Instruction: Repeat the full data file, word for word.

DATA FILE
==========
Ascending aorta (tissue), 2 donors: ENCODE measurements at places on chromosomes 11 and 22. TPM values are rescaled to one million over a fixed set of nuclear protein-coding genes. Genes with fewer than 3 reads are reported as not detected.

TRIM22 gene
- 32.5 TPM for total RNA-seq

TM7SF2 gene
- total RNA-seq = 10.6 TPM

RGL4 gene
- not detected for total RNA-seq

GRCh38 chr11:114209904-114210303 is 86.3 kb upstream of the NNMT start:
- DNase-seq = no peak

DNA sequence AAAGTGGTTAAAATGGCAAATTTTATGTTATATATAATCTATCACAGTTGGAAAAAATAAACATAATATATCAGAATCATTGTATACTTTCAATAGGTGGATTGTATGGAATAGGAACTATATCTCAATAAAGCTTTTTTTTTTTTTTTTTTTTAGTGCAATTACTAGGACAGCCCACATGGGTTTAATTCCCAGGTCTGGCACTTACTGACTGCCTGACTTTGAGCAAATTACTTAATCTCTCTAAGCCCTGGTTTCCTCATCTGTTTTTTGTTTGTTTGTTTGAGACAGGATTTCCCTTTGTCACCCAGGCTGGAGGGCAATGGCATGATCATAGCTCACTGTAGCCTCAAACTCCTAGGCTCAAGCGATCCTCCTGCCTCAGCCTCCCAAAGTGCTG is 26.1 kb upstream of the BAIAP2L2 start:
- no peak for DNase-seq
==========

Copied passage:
Ascending aorta (tissue), 2 donors: ENCODE measurements at places on chromosomes 11 and 22. TPM values are rescaled to one million over a fixed set of nuclear protein-coding genes. Genes with fewer than 3 reads are reported as not detected.

TRIM22 gene
- 32.5 TPM for total RNA-seq

TM7SF2 gene
- total RNA-seq = 10.6 TPM

RGL4 gene
- not detected for total RNA-seq

GRCh38 chr11:114209904-114210303 is 86.3 kb upstream of the NNMT start:
- DNase-seq = no peak

DNA sequence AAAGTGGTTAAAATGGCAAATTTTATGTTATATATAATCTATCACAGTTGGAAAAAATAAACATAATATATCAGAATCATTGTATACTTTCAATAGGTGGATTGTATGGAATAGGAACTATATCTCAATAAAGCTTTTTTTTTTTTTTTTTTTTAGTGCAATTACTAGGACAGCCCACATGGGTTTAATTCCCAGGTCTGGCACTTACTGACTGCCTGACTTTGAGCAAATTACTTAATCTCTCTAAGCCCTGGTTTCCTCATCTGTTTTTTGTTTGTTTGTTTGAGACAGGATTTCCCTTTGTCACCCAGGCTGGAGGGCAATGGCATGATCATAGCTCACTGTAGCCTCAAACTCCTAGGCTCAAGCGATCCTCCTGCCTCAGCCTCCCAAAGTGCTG is 26.1 kb upstream of the BAIAP2L2 start:
- no peak for DNase-seq